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Some food from Mexico to face testing

  • Story Highlights
  • Starting Monday, authorities will intercept some food from Mexico at the border
  • Sources say salmonella inquiry expanding to cilantro, peppers and scallions
  • 943 people in 40 states, the District of Columbia, Canada have become ill
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WASHINGTON (CNN) -- Starting Monday, health inspectors will halt and check the shipment of ingredients common to Mexican cuisine from Mexico to the United States, sources familiar with the salmonella poisoning investigation said.

Since April, more than 900 people have contracted the same strain of salmonella, but its source is unclear.

Since April, more than 900 people have contracted the same strain of salmonella, but its source is unclear.

The inquiry, which initially focused solely on tomatoes, has expanded to include cilantro, jalapeño peppers, Serrano peppers, scallions and bulb onions, said Tommy Thompson, former secretary of the Department of Health and Human Services, who said he has been informed of the plan.

Thompson said the plan involves intercepting food samples at the border and sending them to laboratories to examine them for possible salmonella or E. coli.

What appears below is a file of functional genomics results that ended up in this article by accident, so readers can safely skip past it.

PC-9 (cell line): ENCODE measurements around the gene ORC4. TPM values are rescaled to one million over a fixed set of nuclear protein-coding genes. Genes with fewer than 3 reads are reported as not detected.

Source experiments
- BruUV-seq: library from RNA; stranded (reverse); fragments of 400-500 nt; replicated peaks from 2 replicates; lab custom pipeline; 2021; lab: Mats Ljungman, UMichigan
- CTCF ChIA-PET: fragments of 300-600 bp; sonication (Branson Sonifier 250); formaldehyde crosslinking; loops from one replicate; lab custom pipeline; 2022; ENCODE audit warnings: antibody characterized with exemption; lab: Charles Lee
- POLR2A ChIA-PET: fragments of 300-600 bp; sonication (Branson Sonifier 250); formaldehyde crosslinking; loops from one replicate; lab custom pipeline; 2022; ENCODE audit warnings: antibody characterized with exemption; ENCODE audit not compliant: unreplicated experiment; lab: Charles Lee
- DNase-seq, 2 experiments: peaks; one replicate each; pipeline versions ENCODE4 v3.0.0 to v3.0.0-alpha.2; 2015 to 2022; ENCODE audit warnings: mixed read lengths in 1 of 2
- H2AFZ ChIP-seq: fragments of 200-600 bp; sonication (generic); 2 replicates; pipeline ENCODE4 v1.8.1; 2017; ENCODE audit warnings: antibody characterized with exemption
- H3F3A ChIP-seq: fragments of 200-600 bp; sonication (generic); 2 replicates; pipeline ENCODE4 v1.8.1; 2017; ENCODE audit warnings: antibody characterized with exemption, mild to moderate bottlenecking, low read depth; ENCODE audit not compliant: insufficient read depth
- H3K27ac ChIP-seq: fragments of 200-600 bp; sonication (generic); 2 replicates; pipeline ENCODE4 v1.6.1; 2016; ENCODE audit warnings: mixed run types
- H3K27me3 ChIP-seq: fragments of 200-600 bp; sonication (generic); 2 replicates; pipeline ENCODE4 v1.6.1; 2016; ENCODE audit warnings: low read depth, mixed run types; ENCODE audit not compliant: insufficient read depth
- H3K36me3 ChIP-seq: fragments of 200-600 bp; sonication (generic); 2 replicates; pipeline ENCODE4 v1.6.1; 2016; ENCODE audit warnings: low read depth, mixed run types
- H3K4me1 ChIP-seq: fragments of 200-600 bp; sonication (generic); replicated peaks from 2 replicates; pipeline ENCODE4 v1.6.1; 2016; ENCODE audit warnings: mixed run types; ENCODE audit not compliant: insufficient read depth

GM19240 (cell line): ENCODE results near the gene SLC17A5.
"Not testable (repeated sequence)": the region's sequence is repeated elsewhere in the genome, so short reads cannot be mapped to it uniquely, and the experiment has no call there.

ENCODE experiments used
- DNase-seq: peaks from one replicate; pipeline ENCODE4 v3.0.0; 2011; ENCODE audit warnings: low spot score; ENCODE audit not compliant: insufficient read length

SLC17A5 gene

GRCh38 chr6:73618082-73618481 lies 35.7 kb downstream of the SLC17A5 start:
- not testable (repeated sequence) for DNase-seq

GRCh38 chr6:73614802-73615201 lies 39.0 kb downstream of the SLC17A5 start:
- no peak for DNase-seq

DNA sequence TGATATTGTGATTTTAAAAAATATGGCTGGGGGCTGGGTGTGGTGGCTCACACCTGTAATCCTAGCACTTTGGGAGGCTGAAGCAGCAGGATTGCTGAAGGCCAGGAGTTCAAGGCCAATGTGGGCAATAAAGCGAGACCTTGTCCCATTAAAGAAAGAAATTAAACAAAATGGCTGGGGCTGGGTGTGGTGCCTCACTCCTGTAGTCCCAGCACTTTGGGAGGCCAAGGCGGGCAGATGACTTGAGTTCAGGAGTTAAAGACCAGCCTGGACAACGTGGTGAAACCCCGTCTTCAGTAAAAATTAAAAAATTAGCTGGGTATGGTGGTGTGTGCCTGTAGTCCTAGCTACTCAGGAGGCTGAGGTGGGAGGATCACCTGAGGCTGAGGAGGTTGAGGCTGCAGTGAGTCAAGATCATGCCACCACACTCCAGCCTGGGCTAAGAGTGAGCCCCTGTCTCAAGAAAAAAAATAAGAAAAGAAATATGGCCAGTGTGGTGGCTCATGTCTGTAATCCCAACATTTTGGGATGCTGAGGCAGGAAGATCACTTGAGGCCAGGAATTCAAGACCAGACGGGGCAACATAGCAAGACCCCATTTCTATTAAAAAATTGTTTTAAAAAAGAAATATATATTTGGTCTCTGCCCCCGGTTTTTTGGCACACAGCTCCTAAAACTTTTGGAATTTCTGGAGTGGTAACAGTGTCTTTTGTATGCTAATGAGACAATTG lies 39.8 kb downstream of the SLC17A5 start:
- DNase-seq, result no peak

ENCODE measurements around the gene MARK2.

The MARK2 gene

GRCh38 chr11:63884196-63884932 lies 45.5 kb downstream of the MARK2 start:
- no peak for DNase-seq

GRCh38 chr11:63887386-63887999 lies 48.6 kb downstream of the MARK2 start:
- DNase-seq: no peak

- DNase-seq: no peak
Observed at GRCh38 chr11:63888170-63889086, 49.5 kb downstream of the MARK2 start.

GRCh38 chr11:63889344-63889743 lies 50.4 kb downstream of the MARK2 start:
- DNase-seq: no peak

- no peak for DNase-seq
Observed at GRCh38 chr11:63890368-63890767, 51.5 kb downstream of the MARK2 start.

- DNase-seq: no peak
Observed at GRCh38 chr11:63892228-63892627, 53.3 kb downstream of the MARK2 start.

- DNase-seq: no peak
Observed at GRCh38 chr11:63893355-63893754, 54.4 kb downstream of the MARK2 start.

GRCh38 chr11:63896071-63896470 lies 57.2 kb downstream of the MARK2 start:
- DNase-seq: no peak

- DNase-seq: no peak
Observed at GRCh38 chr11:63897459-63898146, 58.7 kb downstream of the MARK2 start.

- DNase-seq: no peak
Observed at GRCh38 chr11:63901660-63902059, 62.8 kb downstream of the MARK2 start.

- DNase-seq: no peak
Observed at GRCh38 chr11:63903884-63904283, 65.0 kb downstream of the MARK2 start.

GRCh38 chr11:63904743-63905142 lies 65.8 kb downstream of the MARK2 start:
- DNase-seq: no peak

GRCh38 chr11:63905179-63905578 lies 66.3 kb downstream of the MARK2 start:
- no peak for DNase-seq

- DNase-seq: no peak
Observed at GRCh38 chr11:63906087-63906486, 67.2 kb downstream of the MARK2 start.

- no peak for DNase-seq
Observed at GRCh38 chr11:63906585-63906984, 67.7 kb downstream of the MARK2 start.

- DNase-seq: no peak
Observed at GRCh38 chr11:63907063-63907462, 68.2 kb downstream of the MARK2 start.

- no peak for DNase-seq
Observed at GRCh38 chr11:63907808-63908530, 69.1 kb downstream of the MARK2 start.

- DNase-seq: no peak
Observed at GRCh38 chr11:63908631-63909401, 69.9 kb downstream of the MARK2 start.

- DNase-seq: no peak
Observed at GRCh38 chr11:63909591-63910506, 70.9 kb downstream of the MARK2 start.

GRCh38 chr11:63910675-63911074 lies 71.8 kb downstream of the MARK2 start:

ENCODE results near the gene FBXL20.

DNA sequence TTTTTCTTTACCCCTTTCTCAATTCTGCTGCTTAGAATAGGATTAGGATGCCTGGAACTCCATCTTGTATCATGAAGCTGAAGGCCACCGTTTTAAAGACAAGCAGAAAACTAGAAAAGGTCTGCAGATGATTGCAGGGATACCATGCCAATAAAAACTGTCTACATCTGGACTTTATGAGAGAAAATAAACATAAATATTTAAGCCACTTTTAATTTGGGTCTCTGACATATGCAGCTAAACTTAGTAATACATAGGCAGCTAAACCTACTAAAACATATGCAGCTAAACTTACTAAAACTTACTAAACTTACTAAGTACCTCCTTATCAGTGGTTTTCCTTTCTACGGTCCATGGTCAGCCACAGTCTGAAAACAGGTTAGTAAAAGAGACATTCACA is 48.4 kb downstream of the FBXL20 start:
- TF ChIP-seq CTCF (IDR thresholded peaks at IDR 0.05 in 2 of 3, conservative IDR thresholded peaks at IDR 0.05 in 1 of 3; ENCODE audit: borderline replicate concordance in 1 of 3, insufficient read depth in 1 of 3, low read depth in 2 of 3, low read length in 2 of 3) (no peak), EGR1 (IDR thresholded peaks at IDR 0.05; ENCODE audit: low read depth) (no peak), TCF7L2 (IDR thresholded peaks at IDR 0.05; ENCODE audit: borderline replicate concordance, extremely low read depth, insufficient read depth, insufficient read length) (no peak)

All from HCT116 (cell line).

A former director of the Food and Drug Administration's import operations said the expanded search raises a number of questions.

"Where's the contaminated product?" asked Carl Nielsen. "How would you know? And where along the supply chain did it happen? Was it at the retail level? Is somebody doing something to expose the product at the retailer? Is it at the wholesale? Is it at the grower? Is it at the processor? Is it in transport? Where is it? They don't know."

The source of the outbreak of Salmonella Saintpaul remains unknown, but it has already had far-reaching implications.

The Centers for Disease Control and Prevention reported Thursday that 943 people in 40 states, the District of Columbia, and Canada have become ill. Map: Which states are affected? »

The person in the Canadian case became ill in Ontario on the day he returned from the United States, the CDC said.

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The rare form of bacteria also has cut about $450 million of tomato growers' income, said Thompson.

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"You don't even take into consideration the thousands of people that have been sick, and how much it's cost in drugs, loss of time and mental anguish for people who are sick," Nielsen said.

Last year during the same period, U.S. health authorities identified three people infected with the same strain.

CNN's Louise Schiavone contributed to this story

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